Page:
The Best List of Caves in Oregon
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If caves are your thing, then you don’t want to miss this list of caves in Oregon. The caves on this list range from family-friendly caves with easy access and beautiful formations to the more difficult caves that require some serious spelunking skills. No matter what kind of cave experience you’re looking for, we’ve got it covered!
Oregon caves are abundant with fossils, including 12 new species of moths and butterflies that were discovered in the Oregon caves. The caves on this list span many different regions all over Oregon from Portland to southern border caves near California. Many caves have free entrances or day trips available for a small fee – while others require an experienced spelunker to go deep into caves that are off the beaten path.
Some caves in this list have been closed for safety reasons, so it is not recommended to explore these caves alone without guidance from a professional.
The Best List of Caves in Oregon
You can quickly learn about the volcanic past of Oregon by visiting places like Newberry Volcanic Monument and the Cascade Mountains. But if you want to dwell deep into the geology of the state, then you need to go underground.
A sprawling system of caves can be found dispersed around the state, although it is mainly concentrated in Central Oregon. Some of these caves are dark and run for miles beneath the desert floor, while others are a bit lighted due to skylights in the roofs.
The Top Caves to Visit in Oregon
The caves in Oregon are known to be home to bats, and bugs and they are more vibrant than you can ever imagine. Just pack in headlamps and a pair of good boots to venture into these places and know more about the geological significance of these places.
The significant caves that you can in Oregon are –
- Arnold Lava Tube System
- Boyd Cave
- Derrick Cave
- Fort Rock Cave
- Horse Lava Tube System
- Lava River Cave
- Oregon Caves National Monument
- Paisley Caves
- Redmond Caves
- Sandy Glacier Caves
- Sea Lion Caves
- Skeleton Caves
- Skylight Caves
The sheer number of caves can be overwhelming for some, and not all caves can be of equal interest to an individual. Keeping in mind these observations, let’s break this down a bit into specific categories.
Best Caves in Oregon
Now we will explore the best caves under each category so that you will understand which caves would be of your interest.
Ape Caves in Oregon
With a length of 2.5 miles, the Ape Caves are the 3rd most extended lava tube in the US. The cave was formed around 2000 years ago but was christened by a Boy Scout group who explored the cave way back in the 1950s.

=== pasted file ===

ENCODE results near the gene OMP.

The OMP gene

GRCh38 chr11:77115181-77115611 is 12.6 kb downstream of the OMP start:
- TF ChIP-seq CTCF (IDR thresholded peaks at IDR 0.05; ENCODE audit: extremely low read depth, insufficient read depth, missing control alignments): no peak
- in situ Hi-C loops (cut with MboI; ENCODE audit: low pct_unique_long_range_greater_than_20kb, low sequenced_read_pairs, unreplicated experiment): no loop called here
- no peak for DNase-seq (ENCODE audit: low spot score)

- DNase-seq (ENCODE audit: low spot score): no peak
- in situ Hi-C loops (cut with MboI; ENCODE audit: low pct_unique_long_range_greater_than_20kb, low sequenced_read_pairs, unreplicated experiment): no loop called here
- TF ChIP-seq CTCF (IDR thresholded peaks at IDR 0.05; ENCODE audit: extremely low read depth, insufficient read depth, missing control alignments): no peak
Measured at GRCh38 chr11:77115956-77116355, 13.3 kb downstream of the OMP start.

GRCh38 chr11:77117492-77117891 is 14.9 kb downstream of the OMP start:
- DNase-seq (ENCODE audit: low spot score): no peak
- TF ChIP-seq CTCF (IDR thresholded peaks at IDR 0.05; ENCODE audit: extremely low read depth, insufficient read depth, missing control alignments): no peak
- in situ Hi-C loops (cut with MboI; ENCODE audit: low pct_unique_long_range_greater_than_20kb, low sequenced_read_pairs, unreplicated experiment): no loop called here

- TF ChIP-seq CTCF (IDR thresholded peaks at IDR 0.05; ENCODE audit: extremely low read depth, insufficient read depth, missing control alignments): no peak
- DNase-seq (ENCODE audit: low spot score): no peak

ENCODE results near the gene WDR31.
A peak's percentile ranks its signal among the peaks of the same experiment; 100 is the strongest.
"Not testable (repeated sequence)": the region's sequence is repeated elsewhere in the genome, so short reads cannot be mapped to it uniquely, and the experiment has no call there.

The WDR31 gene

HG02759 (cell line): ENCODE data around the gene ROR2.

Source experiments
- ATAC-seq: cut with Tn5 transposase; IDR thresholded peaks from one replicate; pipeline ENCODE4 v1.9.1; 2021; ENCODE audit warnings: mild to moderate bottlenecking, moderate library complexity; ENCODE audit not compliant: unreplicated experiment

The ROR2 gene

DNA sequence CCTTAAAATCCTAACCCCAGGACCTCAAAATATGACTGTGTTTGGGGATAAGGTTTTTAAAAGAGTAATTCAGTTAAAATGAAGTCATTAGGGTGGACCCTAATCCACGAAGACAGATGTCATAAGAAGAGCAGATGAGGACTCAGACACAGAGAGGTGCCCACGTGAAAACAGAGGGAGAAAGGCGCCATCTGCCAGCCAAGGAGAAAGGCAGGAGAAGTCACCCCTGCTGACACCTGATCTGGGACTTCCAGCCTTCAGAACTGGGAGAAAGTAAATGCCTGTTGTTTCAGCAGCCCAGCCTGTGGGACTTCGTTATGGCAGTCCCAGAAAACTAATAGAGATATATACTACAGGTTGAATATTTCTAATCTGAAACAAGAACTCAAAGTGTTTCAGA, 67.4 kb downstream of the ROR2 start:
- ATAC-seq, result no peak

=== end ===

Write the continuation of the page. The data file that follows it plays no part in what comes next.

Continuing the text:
The Ape Cave is famous as it offers a unique opportunity to explore an unmaintained cave without any tour guides as they are not needed here. Once inside the cave, you will never come across any bright lights, walkways, or artificial staircases. Visitors should bring suitable footwear and multiple sources of light.
Lava Caves in Oregon
When you look at the iconic mountains and the state’s rivers, it becomes easy to overlook the underground wonders of the state. Yes, Oregon is home to some of the best deep caves, and ancient lava beds formed many years ago. One of the lava beds was used by NASA as a training ground for its lunar landings.
Lava River Cave
It is a 1 mile long, self-guided lava tube. The temperature here remains 42 degrees F throughout the year, so make sure to carry a fleece jacket, standard flashlight, miner’s lamp, and a couple of light sources. It is cold inside, and the floor is uneven, and there will be some ice patches even in June. The cave is a continuous tube, and there are six sections in all wherein each one is different from another in texture and feel.
Located in Josephine County, the Oregon Caves is a National Monument and Preserve. You will be treated to a geological feast once you are here, and anybody would love the majestic underground formations. The guided tours run for 60 minutes, and the last tour is conducted with the help of candle lanterns.
Ice Caves in Oregon
Yes, you read it right. There are some good ice caves in Oregon. Read on….
Arnold Ice Cave
The ice in the Arnold Ice Caves is formed to impede exploration, but the ice does form some fantastic stalagmites. The ice cave is a series of 19 connected caves, and, at one time, it was home to multiple mining operations, and one can still find the evidence of that here. Of the 19 caves, the Wind Cave has been closed to the public permanently to protect the bat population.
Sandy Glacier Caves
Located in Mount Hood, the Sandy Glacier Caves are one of the largest glacier caves in the US. The Sandy Glacier Caves is an extensive network and mainly comprises of three different caves – Snow Dragon, Pure Imagination, and Frozen Minotaur. However, the sad news is that these glaciers have lost almost 50% of their ice mass in the last 100 years.
Sea Lion Caves in Oregon Coast
The Sea Lion Caves near Florence
The Sea Lion Caves is the largest sea cave in the country, formed on two acres of stone floors with a 325 ft headland. As the cave’s name suggests, the cave is home to the Stellar Sea Lions, where the mature males can weigh up to 2500 lbs. This is one of the largest natural habitats for the species who are free to head out to the sea whenever they wish. There is a glass shield that separates the audience from the seal colony.
As you can tell, the state of Oregon has a lot of caves to explore. Make certain to always be safe and prepared before entering any cave so you can make your cave experience a good one!
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